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  1. This is the boy who was asked by the teacher to stay back after school.

  2. This is the boy whom the teacher asked to stay back after school.

  3. This is the boy the teacher asked to stay back after school.

Are the sentences above correct ?

  • What confuses you about the sentences and makes you wonder if they are correct? – fluffy Jul 26 '14 at 14:22
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Yes, the sentences are correct. In the first example pronoun "who" is in subjective case, in the second example it is in objective case. You can find some info and tips on their usage here: http://web.ku.edu/~edit/whom.html

As for the third example - pronouns who/whom can often be omitted. You will find more info on that on our related site. In short:

There is such a rule [concerning omission of who/whom], but it is not about whether the relative pronoun would be "who" or "whom": it is about whether or not the NP (noun phrase) which is the antecedent of the relative clause is the subject of that clause.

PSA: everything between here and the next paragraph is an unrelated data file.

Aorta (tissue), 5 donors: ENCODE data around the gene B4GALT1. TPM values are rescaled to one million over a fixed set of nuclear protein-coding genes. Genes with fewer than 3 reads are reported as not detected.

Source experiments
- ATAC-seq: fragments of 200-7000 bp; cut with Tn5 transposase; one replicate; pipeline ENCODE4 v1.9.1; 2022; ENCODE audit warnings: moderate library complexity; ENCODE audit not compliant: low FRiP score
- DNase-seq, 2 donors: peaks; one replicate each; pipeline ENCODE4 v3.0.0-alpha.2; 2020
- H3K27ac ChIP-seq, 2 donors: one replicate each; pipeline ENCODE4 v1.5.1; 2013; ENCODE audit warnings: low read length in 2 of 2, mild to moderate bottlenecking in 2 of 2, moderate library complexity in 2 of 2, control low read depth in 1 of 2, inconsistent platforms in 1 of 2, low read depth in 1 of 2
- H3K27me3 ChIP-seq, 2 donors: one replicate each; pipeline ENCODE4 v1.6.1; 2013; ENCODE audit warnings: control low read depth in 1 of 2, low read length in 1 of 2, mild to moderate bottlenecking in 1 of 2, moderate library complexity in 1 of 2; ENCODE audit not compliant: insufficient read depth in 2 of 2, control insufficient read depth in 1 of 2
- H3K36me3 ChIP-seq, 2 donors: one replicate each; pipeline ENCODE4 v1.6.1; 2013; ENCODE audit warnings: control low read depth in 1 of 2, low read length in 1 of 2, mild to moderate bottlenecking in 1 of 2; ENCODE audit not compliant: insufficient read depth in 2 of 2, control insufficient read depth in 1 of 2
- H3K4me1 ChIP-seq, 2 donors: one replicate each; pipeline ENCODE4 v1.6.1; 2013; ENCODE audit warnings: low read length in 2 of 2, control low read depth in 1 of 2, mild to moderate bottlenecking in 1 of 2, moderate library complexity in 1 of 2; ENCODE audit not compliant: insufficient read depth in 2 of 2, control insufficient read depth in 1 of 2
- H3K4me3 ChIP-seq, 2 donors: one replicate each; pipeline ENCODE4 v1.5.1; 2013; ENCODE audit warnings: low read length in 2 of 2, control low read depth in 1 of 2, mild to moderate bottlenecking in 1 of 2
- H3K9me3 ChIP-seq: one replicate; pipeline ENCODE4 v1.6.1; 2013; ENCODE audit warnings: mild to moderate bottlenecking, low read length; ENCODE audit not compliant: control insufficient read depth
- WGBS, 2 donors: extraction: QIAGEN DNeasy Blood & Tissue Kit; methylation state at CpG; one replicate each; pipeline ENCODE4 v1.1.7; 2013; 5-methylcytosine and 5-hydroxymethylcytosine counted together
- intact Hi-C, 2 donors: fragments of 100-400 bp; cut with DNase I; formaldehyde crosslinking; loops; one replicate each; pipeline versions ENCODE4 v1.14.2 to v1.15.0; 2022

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  • nb: as per oxforddictionaries.com/words/who-or-whom (hopefully considered reputable source) "Common practice in current English is to use who in all contexts" – Nat Jul 25 '14 at 17:06
  • Link in the answer is broken. – Alan Carmack Aug 7 '16 at 10:57
  • @AlanCarmack - Which link? Both appear to be working... – Greenonline Nov 12 '16 at 16:51

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